French Friday with Dorie has come around again quickly.  But this week setting aside the time to make Gerard’s Mustard Tart wasn’t easy. It’s not that the recipe was complicated but it involved a lot of waiting around for pastry to chill as well as cutting my vegetables julienne style. In a week of crazy work hours it would need a bit more time than the soups and salads I’ve been hurriedly preparing of late. Never the less the picture of Dorie’s Tart peering out at me from the pages of Around My French Table: More Than 300 Recipes from My Home to Yours proved too tempting.

So that’s how I found myself close to midnight all flour haired, pastry chilling in the fridge and bent over my chopping board cutting my carrots and leeks up julienne style. I have to admit I have never had the patience to cut my veg this way before but the tart looked so pretty in the book I thought I’d have to give it a go. It actually isn’t too hard, I just found I had to take my time with it. Being a bit of a perfectionist I found myself with two piles – the ones that were a tad messy that I figure I’ll use in a soup, and the ones that were pretty enough to make the Mustard Tart grade.

 

Pastry and Julienne by the stroke of midnight

 

My julienne veges steamed, a mighty mustard egg base whipped together and homemade pastry rolled into its case and popped in the freezer , I had all the elements ready for baking … sleep. Aah sleep ….

Come morning I put the tart together and popped it in the oven whilst I got ready for work. Filling and baking the pastry case from frozen isn’t something I’d tried before but it worked well. The house filled with that magic smell of pastry baking and M. came sniffing around the kitchen hunting for what treat he might be getting for lunch.

 

Mustard Tart ... heavy on the mustard

 

Sliced up it was perfect for our work lunchboxes today. And it was delicious. Having spent the time meticulously cutting the leek and carrots I think it was worthwhile as the light layers of leek and carrot worked well with the creaminess of the tart. The Mustard and egg combo worked surprisingly well too … if you’re trying this though be sure to give it a hefty whack of it … it really is all the better for it.

I will definitely be making this again … good for a summer picnic I think!

S.

Coming Up next time on French Friday  is Vietnamese Spicy Chicken Noodle Soup …  Feel like joining in or making these for yourself check out Around My French Table: More Than 300 Recipes from My Home to Yours.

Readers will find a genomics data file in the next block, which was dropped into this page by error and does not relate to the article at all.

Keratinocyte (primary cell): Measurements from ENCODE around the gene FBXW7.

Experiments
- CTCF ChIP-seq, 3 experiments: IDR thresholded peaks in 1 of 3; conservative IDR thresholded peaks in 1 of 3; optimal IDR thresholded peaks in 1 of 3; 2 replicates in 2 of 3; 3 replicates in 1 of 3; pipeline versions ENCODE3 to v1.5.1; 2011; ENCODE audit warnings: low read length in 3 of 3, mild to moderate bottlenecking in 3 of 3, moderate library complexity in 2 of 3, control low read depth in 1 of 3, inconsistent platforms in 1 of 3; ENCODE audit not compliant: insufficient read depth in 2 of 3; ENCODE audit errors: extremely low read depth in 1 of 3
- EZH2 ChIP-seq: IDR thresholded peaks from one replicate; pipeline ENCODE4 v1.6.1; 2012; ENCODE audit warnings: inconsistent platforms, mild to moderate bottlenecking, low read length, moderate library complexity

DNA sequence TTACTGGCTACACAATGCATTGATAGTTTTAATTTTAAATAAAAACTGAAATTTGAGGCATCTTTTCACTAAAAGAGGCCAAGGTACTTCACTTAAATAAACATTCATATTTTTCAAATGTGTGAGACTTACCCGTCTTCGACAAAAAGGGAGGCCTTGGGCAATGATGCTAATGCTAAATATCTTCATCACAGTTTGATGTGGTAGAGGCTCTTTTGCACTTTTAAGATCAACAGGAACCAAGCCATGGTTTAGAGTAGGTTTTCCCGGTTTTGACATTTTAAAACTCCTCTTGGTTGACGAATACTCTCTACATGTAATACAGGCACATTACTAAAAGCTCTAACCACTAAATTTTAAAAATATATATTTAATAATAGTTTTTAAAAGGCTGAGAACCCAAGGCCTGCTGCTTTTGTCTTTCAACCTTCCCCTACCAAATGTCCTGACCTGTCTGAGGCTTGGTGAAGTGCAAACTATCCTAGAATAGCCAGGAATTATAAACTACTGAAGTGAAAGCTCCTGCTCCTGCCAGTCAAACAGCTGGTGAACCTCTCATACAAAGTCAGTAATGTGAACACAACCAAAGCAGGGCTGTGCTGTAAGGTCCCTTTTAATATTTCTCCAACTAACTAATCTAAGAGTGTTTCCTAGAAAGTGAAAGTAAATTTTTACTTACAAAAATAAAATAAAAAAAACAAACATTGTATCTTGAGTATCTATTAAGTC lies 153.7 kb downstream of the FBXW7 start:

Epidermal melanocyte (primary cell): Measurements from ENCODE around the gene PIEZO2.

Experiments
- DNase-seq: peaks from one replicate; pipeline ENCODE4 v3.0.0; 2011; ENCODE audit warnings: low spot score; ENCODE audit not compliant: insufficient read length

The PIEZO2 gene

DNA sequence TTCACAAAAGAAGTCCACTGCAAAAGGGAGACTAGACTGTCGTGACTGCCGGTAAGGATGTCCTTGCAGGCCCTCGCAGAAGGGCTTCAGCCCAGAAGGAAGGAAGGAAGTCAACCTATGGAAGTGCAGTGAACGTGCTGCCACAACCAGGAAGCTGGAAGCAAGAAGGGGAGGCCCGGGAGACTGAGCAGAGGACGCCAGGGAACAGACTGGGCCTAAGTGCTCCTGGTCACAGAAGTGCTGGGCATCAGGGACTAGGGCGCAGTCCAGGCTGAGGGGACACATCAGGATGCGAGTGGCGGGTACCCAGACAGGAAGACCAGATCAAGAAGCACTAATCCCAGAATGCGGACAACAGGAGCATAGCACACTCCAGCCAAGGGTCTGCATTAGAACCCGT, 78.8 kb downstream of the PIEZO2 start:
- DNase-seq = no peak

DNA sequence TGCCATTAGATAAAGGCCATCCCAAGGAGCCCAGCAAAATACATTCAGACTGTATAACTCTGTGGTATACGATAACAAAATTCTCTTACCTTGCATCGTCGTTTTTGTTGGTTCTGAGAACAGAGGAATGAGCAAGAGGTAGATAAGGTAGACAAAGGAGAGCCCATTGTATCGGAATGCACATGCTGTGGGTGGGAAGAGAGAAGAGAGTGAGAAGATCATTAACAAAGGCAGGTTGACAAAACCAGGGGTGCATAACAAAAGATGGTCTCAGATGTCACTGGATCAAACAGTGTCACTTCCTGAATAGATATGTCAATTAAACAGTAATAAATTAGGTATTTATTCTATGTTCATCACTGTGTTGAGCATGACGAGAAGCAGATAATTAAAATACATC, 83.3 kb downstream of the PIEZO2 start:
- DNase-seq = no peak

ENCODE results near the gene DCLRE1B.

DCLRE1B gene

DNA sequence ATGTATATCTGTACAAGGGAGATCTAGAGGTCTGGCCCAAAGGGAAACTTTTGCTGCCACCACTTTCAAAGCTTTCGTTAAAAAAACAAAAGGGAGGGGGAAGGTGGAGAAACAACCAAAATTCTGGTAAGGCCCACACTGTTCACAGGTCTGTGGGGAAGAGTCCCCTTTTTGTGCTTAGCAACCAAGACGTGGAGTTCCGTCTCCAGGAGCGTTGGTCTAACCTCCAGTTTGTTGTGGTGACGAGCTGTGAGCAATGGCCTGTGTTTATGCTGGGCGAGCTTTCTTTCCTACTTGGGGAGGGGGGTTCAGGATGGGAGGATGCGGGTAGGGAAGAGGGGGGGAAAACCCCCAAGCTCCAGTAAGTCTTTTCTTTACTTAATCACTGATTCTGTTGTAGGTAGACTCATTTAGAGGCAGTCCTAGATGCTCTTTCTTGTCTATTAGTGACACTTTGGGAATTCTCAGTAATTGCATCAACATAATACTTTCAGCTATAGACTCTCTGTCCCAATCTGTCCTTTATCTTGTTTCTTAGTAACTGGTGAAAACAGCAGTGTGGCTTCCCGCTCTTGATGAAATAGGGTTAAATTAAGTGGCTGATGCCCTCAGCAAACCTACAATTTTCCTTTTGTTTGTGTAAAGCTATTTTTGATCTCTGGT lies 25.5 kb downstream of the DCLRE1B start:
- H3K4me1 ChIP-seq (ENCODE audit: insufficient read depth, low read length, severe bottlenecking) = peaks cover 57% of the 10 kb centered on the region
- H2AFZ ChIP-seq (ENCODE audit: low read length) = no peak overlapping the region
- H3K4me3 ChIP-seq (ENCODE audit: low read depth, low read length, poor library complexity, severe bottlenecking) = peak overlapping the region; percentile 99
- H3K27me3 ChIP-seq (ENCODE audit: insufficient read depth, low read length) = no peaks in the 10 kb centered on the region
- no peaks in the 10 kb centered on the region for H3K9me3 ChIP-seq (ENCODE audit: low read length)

September 30, 2010

French Fridays with Dorie: Gougères and a glass of Kriek … a perfect Autumn night in


Last time I checked in I was off to the cheese shop in preparation for my first Friday of French Fridays with Dorie. As I walked through the park across the damp grass the autumnal leaves and threat of rain overhead made the idea of the soon to be baking Gougères all the more appealing.

Off to buy cheese for Gougères ... Autumn seems to justify this comforting food

Gougères are a sort of mini cheese puff made with choux pastry and stuffed with cheese. I was a bit dubious about how hard they’d be to make as it involved a bit of stovetop work and lots of beating … but it actually turned out to be pretty quick and easy.

At the cheese shop I’d chosen a Gruyère and a Smoked Cheddar which I combined and added to the Gougère mixture. When it came to baking them I made two separate sizes – the ones suggested in the book by Dorie (1 tablespoon) and then also some mini / half-size  ones which actually turned out pretty cute. Only being the two of us I only baked a few and the rest I’ve frozen as dough ready pop in the oven next time we have guests … or rather next time we feel a bit peckish!


Mini Gougères ... I used about half the amount of mixture suggested in the book for these ones.

Gougères out of the oven and our tiny South London flat smelling like a French country cottage, M and I settled in for the night with a glass of Lindemans Kriek, brought back from a recent trip to Belgium and tucked in … man they were delicious! If this is a taste of whats to come as we work our way through the book I can’t wait!

Gougères and a glass of Lindemans Kriek ... a perfect early Autumn night in.

Now for one last Gougères before M eats it!

S.

Coming Up next time on French Friday  is a Mustard Tart … looking forward to it! Feel like joining in or making these for yourself check out Around My French Table: More Than 300 Recipes from My Home to Yours. If you can’t wait to get your hands on a copy to make Gougères, there are plenty of recipes around on the net.